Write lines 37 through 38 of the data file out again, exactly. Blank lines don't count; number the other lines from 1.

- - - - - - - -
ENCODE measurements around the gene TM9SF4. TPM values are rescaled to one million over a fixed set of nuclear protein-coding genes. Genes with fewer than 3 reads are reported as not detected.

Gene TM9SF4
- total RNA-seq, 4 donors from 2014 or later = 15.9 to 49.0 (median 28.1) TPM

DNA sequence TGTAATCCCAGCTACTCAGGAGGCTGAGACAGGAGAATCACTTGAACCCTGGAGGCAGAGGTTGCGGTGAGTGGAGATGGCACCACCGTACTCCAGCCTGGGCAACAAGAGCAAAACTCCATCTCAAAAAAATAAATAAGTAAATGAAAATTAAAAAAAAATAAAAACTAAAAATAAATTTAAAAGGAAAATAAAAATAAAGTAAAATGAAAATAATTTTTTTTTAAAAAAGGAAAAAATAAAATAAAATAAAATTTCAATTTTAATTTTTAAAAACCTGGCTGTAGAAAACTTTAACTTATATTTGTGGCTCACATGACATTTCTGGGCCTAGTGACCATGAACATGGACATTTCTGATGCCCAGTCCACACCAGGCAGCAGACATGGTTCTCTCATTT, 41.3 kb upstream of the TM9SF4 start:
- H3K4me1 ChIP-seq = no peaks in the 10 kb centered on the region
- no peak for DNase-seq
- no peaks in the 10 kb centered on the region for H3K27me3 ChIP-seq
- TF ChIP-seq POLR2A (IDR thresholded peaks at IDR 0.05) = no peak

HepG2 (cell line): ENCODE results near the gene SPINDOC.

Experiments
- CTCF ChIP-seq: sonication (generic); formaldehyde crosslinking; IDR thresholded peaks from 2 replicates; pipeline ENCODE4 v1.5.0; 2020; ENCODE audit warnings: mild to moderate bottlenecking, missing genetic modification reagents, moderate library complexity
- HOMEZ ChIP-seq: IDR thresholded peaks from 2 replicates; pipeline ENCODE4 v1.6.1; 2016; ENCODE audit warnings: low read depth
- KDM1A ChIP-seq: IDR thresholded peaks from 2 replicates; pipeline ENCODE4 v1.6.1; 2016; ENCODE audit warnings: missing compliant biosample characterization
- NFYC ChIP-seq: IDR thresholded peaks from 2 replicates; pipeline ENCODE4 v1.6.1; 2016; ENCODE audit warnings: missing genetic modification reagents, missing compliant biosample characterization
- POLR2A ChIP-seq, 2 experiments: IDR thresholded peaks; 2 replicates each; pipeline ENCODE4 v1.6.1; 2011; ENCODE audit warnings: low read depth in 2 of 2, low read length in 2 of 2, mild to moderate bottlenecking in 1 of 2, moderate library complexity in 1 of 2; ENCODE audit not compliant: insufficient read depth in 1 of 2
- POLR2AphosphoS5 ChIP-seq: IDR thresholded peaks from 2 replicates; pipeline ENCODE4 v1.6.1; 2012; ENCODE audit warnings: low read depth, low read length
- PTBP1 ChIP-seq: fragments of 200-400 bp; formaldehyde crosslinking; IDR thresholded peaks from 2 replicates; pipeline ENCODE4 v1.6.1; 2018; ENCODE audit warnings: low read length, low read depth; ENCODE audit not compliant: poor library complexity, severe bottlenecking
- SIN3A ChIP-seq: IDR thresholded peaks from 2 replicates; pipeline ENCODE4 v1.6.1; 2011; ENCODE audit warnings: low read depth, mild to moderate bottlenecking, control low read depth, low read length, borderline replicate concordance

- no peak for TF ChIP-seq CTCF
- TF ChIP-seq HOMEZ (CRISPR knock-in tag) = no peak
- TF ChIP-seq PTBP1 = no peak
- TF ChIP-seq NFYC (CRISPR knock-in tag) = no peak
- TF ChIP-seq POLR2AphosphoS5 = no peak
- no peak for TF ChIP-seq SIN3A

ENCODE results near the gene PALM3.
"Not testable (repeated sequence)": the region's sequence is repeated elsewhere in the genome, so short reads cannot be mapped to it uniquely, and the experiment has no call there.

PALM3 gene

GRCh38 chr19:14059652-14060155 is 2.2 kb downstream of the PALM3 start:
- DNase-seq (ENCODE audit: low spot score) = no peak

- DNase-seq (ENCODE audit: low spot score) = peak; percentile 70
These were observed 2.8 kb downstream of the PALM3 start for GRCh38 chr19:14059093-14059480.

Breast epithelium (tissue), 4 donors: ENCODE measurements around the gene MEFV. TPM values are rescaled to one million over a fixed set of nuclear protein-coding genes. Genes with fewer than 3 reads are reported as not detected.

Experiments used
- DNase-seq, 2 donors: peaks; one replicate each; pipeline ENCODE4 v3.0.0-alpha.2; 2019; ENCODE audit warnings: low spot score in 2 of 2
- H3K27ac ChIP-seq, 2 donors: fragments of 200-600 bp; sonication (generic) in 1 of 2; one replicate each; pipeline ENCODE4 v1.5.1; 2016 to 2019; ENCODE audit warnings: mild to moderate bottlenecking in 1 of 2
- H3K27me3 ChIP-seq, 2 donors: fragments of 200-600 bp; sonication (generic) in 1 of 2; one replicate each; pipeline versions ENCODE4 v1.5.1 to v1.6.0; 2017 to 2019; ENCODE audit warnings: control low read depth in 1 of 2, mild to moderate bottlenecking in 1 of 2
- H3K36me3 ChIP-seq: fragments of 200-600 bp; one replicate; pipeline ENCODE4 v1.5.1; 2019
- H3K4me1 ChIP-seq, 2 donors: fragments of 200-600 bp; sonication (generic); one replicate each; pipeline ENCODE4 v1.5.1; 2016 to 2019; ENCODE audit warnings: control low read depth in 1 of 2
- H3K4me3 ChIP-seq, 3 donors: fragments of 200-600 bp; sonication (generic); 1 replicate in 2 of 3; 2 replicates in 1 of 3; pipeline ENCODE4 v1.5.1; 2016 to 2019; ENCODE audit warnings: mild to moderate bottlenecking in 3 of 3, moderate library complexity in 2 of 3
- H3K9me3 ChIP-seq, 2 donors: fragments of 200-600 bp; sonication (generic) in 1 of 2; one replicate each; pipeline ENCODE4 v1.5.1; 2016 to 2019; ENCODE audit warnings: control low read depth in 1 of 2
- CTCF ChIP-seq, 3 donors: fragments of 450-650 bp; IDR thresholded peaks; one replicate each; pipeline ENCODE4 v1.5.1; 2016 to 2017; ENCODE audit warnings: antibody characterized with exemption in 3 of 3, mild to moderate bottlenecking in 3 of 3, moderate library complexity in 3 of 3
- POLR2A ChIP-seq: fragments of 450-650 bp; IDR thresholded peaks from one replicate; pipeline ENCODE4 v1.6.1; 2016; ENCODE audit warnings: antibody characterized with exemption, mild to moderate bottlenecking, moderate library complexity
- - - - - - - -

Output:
- H3K36me3 ChIP-seq: fragments of 200-600 bp; one replicate; pipeline ENCODE4 v1.5.1; 2019
- H3K4me1 ChIP-seq, 2 donors: fragments of 200-600 bp; sonication (generic); one replicate each; pipeline ENCODE4 v1.5.1; 2016 to 2019; ENCODE audit warnings: control low read depth in 1 of 2